Within five more minutes, every rag in the monastery is on the chapel floor as water continues to drain down, showing no signs of letting up. There are now about 8 mops at hand which are all sopping wet. About 15 buckets and tubs of various sizes are arranges beneath the deluge. Nuns are pushing water around the floor with saturated mops and attempt to form dams to contain the water so it doesn’t move through the pew area and damage the wood.



Five minutes later, a wet-vac is introduced onto the scene. And a ‘sprinkler man’ arrives. The first words out of the first man to show up when he saw us was a sigh and “I hate to see you all with this.” He made preliminary investigations, looking for where the cold air is getting in. He found some totally frozen pipes a little farther down and said we had been spared a royal mess, I guess we only had a grand mess.  Later more men arrive to work on the sprinkler system and pull large icicles out of the pipes.


The water to the sprinkler system is shut off, and over a period of about 20 minutes, the water-flow slows down to a more acceptable flow. Within an hour the dripping has almost ceased and Mother has nearly completed wet-vac-ing the floor.


Three tubs of saturated rags and 2 heaping wheelbarrows of saturated ceiling tile-mush and insulation are carted out of chapel.

Just when we think everything is under control, Steve, our maintenance man comes running, informing us that the basement is flooded with 3 to 4 inches of water.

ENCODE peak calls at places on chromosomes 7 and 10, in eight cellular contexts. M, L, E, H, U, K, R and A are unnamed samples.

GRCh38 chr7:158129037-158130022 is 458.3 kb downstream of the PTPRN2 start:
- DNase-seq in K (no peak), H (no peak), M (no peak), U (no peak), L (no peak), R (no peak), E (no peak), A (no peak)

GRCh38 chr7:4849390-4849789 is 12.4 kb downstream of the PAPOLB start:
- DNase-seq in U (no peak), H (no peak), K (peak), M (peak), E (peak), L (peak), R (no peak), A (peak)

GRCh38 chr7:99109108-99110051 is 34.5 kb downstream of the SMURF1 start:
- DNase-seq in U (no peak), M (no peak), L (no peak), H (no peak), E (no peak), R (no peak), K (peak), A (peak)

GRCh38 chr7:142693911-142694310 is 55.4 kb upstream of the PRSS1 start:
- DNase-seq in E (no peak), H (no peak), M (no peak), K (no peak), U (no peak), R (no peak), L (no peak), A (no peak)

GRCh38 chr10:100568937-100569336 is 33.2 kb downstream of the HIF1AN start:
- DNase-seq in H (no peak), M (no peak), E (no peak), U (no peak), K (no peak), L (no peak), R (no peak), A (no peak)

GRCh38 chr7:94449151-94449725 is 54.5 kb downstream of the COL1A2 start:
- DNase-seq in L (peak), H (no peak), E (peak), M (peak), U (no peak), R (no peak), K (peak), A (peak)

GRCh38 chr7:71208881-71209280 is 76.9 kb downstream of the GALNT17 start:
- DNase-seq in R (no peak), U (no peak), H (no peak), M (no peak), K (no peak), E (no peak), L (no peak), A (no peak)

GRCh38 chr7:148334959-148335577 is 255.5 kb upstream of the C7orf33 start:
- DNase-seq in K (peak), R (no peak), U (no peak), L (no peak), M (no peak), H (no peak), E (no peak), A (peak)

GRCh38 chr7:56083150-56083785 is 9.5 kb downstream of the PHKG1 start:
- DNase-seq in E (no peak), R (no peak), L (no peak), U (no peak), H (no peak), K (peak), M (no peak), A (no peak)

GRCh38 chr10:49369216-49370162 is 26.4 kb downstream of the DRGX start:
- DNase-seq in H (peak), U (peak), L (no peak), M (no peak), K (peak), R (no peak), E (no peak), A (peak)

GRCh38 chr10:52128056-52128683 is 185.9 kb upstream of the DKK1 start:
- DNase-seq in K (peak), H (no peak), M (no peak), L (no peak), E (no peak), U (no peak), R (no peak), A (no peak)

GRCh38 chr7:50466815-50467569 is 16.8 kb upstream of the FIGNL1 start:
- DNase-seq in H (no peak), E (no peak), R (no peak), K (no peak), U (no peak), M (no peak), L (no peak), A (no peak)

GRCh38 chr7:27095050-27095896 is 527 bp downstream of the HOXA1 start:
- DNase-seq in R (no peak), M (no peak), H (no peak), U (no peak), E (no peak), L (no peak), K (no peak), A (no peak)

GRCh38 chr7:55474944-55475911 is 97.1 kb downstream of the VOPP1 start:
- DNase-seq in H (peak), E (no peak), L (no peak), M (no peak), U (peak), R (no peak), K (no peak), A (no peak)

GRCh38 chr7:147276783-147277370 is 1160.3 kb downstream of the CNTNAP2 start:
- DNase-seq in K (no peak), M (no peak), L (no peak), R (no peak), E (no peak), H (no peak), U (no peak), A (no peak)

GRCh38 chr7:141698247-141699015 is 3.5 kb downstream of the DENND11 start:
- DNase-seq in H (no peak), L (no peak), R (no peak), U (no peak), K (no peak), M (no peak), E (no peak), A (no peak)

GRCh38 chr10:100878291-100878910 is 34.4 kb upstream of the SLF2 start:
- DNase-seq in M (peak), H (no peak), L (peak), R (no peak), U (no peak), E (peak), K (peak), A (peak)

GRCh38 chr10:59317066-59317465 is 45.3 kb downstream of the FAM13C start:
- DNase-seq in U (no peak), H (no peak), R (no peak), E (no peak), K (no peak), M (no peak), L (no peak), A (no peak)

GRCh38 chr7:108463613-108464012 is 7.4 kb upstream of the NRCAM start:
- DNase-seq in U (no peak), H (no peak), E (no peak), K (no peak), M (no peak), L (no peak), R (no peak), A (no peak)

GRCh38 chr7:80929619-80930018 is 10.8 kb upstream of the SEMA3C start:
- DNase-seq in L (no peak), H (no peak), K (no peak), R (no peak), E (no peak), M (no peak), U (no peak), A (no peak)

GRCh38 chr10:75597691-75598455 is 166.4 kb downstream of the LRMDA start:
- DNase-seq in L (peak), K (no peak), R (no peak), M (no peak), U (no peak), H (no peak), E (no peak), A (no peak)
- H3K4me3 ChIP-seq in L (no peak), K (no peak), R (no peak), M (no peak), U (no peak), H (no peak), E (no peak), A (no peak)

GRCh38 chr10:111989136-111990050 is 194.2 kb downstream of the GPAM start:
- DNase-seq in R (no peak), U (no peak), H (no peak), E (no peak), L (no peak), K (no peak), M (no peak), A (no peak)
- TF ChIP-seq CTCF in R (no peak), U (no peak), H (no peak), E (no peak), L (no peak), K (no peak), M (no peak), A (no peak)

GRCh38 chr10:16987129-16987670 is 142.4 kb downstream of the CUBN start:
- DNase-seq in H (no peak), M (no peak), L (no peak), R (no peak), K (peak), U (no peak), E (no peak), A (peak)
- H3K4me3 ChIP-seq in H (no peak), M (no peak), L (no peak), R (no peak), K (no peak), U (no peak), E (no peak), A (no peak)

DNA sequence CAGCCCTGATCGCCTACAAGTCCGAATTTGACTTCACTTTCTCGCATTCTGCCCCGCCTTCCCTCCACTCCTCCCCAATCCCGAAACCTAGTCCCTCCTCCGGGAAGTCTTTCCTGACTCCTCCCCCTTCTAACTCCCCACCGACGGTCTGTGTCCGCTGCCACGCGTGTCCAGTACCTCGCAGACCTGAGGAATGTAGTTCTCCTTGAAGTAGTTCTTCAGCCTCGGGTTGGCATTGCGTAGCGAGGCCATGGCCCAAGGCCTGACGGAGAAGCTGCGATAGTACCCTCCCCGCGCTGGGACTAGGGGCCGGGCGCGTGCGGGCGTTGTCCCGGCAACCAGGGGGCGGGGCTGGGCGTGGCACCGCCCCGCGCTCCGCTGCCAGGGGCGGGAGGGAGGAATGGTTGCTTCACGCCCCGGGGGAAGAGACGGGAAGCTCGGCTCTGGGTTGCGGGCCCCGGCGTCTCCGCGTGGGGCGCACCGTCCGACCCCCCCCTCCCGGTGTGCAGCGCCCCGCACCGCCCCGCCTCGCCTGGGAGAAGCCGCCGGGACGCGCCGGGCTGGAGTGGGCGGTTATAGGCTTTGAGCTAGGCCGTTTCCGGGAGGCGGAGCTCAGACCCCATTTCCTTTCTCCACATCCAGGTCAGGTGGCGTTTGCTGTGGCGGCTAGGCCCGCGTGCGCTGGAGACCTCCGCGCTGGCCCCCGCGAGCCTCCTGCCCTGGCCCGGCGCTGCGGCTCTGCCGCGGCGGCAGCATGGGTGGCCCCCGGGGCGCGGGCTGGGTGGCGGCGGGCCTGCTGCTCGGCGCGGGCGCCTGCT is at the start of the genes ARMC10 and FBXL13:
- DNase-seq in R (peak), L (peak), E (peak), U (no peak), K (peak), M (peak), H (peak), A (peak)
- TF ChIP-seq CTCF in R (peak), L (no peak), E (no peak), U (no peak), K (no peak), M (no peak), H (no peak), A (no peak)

We walk down to the basement and stare, shocked, at the liquid floor. Our mechanical/electrical pumps and panels are located in the basement—Not safe to walk in this water. Not much we can do except call the plumber. By this time it’s already late in the afternoon. Plumber arrives. Nothing much he can do till tomorrow. Diagnosis: “we need a bigger sump pump.”


By the time this photo is taken the water has been slowly receding for about 4 hours. Thank the Lord all these chapel heat pumps are elevated
on concrete pads!

At the end of the day, the chapel temperature remains frigid, even more so with the gaping holes in the ceiling on the guest’s side of the chapel where the melted tiles have fallen from. It’s very drafty and also rather dark, so that one has the sense of being in a cave. Poor Jesus! He’s safe in the tabernacle, but His house is cold and somewhat a mess. We would like to be able to stay in here with him in this ‘desolate place’. We bring Jesus into the parlor where we recite Evening Prayer and adore Him in the Blessed Sacrament, all of us wondering, perhaps, ‘Lord, what are you up to?’, and offering Him the whirlwind of the day along with all the events that transpired united to His Holy Cross and Passion for whatever intention He has in mind. We’re praying that none of our other pipes break in the night.